Often I need to search all hidden files and directories within a particular directory and its sub-directories recursively, and remove them. On GNU/Linux, the operating system I use, files and directories beginning with a dot are hidden. They do not appear in the directory listings by default.

For a long time, I used the find command but I wasn't happy with the way I used it. Let me demonstrate what I used to do by showing a sample directory with some hidden directories and the command I used to run.

susam@nifty:~/lab$ tree
-aF
.
|-- .bar/
|   `-- sample/
`-- foo/
    `-- .bar/
        `-- .bar/

5 directories, 0 files susam@nifty:~/lab$ find -name ".*" -exec rm -rf {} \; rm: cannot remove directory `.' find: `./foo/.bar': No such file or directory find: `./.bar': No such file or directory susam@nifty:~/lab$ tree -aF . `-- foo/

1 directory, 0 files

I was not happy with the warnings. There are three of them. The first one complains that rm can not remove the current directory. That's fair. rm indeed can not remove the current directory. Try executing rm -rf . and you'll find the same warning. But why does it complain about the other two directories? The directories however are removed as can be seen in the output of the tree command I executed next.

If this problem appeals to you as a puzzle, you might want to stop here for a while, think over it and then proceed because you are going to find spoilers below.

Let us see what is going on and how to fix this command. With the same setup, this time I won't ask find to actually remove the directories but instead print the rm command with the directory names as the argument. This would tell us a little about the order in which find is trying to remove the directories.

susam@nifty:~/lab$ tree
-aF
.
|-- .bar/
|   `-- sample/
`-- foo/
    `-- .bar/
        `-- .bar/

5 directories, 0 files susam@nifty:~/lab$ find -name ".*" -exec echo rm -rf {} \; rm -rf . rm -rf ./foo/.bar rm -rf ./foo/.bar/.bar rm -rf ./.bar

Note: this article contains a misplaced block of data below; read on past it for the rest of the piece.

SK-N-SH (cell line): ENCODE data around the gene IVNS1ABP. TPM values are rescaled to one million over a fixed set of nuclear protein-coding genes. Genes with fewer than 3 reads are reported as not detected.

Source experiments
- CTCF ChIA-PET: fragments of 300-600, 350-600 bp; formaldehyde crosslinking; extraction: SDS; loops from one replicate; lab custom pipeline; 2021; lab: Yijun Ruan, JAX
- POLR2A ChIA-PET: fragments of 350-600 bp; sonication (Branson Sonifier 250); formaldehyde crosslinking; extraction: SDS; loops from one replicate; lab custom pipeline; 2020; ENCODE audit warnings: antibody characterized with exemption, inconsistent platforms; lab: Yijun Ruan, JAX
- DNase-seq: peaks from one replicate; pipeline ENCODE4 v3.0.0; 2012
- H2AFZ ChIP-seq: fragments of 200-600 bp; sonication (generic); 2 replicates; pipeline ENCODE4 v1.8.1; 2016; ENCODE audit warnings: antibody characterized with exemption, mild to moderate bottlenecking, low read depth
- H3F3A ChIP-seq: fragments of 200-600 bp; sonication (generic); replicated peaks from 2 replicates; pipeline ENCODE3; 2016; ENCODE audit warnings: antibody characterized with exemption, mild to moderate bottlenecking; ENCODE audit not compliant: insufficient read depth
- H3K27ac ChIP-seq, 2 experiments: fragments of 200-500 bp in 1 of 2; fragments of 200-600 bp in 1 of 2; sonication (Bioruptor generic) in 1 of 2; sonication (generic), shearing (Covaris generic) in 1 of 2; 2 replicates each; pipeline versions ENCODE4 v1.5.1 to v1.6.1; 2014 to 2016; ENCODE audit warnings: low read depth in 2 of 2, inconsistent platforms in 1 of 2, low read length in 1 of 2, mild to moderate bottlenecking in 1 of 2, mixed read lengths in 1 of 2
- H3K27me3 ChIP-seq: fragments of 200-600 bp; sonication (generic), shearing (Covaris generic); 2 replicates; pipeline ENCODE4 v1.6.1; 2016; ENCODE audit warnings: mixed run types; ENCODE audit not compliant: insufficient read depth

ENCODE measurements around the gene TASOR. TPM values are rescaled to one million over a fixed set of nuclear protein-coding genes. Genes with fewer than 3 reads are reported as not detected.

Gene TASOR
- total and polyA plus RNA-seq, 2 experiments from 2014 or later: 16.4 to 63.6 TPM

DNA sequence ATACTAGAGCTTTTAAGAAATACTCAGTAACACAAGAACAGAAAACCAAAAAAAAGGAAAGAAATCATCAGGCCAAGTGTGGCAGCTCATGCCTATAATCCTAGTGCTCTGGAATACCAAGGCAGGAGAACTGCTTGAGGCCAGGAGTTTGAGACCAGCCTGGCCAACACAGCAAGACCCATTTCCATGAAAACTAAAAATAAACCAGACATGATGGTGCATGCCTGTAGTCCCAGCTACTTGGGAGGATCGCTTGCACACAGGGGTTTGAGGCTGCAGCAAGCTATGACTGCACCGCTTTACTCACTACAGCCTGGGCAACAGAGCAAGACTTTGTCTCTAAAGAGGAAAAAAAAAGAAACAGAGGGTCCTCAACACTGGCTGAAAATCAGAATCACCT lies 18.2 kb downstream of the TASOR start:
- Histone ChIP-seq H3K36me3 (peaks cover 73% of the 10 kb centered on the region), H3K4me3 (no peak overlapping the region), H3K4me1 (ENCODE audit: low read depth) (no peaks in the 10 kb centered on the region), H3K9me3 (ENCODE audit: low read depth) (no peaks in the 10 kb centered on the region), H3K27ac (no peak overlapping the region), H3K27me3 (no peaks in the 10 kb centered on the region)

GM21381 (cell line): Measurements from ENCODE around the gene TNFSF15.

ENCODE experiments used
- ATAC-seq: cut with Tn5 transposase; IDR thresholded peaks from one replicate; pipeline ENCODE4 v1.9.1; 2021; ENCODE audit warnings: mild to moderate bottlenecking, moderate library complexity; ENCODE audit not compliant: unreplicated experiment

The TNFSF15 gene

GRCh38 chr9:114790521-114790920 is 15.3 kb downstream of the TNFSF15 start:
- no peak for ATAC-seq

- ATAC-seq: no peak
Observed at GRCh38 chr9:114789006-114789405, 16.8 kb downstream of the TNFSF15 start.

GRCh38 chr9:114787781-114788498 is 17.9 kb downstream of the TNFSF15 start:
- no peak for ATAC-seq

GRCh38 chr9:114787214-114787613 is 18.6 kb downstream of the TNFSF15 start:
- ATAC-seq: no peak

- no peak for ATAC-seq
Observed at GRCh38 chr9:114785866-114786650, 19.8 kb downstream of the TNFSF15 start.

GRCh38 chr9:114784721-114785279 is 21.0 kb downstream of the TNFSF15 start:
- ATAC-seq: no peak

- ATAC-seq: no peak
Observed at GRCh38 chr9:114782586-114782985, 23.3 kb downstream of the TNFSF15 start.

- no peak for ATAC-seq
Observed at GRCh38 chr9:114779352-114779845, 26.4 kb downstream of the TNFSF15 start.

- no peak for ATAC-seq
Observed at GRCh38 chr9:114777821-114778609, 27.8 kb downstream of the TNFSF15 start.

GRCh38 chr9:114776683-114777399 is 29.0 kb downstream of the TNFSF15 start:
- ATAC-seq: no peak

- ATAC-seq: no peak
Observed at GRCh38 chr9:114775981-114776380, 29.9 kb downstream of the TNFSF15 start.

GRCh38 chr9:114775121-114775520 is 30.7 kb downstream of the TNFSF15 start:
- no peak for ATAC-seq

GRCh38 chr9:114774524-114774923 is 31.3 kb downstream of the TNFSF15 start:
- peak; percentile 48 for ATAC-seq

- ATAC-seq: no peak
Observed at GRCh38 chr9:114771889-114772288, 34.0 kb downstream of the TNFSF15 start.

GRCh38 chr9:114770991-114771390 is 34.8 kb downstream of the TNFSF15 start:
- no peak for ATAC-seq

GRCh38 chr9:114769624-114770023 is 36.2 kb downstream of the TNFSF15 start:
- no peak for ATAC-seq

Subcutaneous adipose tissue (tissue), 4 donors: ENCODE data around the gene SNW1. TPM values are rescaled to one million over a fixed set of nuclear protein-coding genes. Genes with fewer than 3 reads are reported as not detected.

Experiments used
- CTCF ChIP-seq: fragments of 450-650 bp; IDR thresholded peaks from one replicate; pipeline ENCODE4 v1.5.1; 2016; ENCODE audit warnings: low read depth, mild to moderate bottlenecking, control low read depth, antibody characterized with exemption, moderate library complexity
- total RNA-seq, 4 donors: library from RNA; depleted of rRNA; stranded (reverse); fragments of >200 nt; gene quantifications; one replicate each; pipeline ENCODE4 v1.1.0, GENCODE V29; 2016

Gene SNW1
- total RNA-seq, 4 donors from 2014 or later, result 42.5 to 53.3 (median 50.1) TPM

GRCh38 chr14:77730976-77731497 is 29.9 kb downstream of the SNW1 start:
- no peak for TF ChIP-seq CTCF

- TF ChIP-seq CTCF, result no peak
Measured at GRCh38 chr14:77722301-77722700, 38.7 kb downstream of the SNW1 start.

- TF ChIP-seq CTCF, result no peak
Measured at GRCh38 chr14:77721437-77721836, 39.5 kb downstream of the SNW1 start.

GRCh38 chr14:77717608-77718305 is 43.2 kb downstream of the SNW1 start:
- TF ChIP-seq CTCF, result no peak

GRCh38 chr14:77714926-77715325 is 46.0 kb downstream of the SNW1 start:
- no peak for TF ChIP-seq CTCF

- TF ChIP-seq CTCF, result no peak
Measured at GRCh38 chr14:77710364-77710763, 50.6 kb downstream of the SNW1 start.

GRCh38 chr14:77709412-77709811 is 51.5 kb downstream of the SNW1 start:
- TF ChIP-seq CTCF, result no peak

So, it tries to remove a parent directory first and then its sub-directories. This explains the other two warnings. It removes foo/.bar first and then tries to search hidden files within foo/.bar but this directory no longer exists and hence the second warning: find: `./foo/.bar': No such file or directory. Similarly, it removes .bar first and then tries to search within it and so we see the third warning.

find command provides a -depth option to fix this. Let us try it.

susam@nifty:~/lab$ find -depth
-name ".*" -exec echo rm -rf {} \;
rm -rf ./foo/.bar/.bar
rm -rf ./foo/.bar
rm -rf ./.bar
rm -rf .
But, rm would still complain that it can not delete the current directory. We can fix that by refining the pattern.
susam@nifty:~/lab$ find -depth
-name ".?*" -exec echo rm -rf {} \;
rm -rf ./foo/.bar/.bar
rm -rf ./foo/.bar
rm -rf ./.bar
That's perfect. So, here is the proper command in execution.
susam@nifty:~/lab$ find -depth
-name ".?*" -exec rm -rf {} \;
susam@nifty:~/lab$ tree -aF
.
`-- foo/

1 directory, 0 files

No warnings this time.

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